I was a fiendish scribbler as a child, always writing. I wrote my first novel when I was seventeen. It was terrible. I rewrote it for my senior thesis at Brandeis—at the time, the undergraduate writing program had a thesis requirement. During the ten years it took to write The Taker, I wrote other novels in between revisions, all spy thrillers, which I credit with teaching me how to drive a story with plot.
What did the CIA (your former employer) teach you about writing?
Not much for fiction, I’m afraid. Intelligence reporting is about being concise and clear, distilling a complex problem into its essence but still being able to unpack it in order to get at important supporting facts if needed. This ability to summarize but still present in a compelling way has been very helpful in writing promotional material, though. And you go through many layers of editing, so you lose any feeling of authorial ownership—you learn to detach from your precious words, which is helpful in working through a manuscript with your editor at the publishing house. It becomes about making the best possible story and not getting hung up on your favorite bits.
Your oddest or most reliable writing ritual:
Reclining on a sofa or bed, with my whippets pressed against me. I hate sitting in a chair, probably because I’m so short that it’s hard to get comfortable.
Your favorite book when you were ten:
Life Among the Savages by Shirley Jackson. It’s a collection of Jackson’s comic essays on family life for women’s magazines from the 1950s. Jackson is of course best known for her horror stories and this collection has the feeling about it of forced laughter, a sense of being confounded and even slightly horrified at the absurdities of suburban life. A strange thing for a child to be taken with, but then I grew up in an odd family and was probably looking for answers for the strangeness going on around me. It made an impression and some people say my writing reminds them of Jackson’s, which I take as a great compliment.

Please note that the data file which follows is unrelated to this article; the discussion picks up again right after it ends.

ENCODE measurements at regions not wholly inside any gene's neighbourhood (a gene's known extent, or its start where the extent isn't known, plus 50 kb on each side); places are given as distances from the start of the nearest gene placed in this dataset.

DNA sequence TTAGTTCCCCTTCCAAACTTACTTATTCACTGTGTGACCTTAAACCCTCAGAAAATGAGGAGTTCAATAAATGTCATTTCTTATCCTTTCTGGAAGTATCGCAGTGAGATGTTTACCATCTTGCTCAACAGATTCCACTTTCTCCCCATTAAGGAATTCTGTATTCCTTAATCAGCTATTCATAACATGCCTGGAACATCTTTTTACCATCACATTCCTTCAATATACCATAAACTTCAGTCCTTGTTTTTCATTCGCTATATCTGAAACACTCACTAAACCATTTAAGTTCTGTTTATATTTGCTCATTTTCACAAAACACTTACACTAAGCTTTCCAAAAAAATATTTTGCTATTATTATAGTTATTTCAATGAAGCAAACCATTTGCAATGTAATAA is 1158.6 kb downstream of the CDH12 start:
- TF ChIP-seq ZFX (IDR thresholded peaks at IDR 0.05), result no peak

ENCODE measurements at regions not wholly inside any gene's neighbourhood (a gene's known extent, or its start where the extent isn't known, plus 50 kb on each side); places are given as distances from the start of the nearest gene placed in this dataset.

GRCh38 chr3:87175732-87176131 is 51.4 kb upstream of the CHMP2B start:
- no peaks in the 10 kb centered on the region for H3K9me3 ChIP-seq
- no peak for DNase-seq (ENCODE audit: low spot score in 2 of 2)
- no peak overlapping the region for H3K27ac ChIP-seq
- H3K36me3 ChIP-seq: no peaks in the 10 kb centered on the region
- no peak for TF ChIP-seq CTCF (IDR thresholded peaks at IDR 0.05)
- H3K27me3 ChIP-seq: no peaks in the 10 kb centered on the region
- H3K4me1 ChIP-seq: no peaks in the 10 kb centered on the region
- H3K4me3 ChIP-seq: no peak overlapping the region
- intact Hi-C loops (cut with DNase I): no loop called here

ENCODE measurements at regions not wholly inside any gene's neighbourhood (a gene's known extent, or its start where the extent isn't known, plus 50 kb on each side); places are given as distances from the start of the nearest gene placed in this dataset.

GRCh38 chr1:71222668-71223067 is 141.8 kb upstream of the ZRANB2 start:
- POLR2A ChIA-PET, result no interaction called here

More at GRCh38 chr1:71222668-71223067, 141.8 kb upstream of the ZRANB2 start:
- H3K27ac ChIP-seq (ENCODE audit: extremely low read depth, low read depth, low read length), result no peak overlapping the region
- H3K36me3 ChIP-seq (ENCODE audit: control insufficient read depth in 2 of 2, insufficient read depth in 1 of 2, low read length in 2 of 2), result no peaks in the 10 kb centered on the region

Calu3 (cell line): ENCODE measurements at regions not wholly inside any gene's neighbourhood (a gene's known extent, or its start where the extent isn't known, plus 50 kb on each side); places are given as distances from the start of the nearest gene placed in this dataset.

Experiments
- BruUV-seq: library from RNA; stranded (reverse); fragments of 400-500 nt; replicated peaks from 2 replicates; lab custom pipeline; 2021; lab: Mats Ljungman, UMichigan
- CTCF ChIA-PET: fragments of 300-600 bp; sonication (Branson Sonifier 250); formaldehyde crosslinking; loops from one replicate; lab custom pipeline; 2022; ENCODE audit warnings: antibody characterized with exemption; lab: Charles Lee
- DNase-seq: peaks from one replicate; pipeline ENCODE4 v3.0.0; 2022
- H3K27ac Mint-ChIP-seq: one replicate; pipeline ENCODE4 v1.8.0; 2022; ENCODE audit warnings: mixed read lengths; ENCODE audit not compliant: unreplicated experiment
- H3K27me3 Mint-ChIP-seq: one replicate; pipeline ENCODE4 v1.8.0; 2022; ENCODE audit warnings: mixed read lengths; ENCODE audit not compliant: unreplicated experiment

A book or author you recommend again and again:
There are so many that it’s hard to choose. It doesn’t help that my tastes are eclectic. David Mitchell, author of Cloud Atlas, Ghostwritten and The Thousand Autumns of Jacob de Zoet. Adam Haslett, Union Atlantic. Anything by Hungarian novelist Sandor Marai but particularly Casanova in Bolzano. And of course anything by Patricia Highsmith, and Audrey Niffenegger and The Time-Traveler’s Wife.
Thanks to Alma for joining us. You can find more about her and The Taker trilogy (she’ll speak to your book club!) at www.AlmaKatsu.com, or read her articles at The Huffington Post. Whether you’ve read the book or would like to win a copy, we’re happy to hear from you in the comments.